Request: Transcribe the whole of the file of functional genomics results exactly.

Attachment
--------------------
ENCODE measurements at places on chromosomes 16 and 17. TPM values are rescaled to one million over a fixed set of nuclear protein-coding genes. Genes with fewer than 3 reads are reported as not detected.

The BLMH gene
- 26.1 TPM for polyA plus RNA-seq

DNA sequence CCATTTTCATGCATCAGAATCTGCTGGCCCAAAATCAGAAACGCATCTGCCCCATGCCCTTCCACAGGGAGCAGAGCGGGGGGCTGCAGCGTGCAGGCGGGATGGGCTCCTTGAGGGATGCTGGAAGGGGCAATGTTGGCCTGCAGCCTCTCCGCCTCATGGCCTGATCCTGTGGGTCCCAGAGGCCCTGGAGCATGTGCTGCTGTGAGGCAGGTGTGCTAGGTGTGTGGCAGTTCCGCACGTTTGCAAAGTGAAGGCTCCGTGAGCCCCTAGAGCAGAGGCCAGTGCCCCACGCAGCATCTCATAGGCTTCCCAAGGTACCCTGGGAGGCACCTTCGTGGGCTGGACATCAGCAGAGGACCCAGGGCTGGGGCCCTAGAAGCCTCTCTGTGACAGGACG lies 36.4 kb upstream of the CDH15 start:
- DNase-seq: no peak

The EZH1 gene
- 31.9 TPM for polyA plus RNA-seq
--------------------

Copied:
ENCODE measurements at places on chromosomes 16 and 17. TPM values are rescaled to one million over a fixed set of nuclear protein-coding genes. Genes with fewer than 3 reads are reported as not detected.

The BLMH gene
- 26.1 TPM for polyA plus RNA-seq

DNA sequence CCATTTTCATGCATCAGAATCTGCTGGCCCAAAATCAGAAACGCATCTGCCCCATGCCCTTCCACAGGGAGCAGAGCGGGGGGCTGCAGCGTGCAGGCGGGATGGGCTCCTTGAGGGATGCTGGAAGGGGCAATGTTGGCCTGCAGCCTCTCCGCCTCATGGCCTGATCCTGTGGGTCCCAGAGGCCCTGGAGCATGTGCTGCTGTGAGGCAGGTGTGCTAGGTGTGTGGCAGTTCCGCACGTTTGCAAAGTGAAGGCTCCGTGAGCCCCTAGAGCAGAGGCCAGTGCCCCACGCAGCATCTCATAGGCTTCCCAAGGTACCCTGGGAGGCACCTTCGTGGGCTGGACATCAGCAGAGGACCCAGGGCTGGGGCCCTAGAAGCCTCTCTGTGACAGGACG lies 36.4 kb upstream of the CDH15 start:
- DNase-seq: no peak

The EZH1 gene
- 31.9 TPM for polyA plus RNA-seq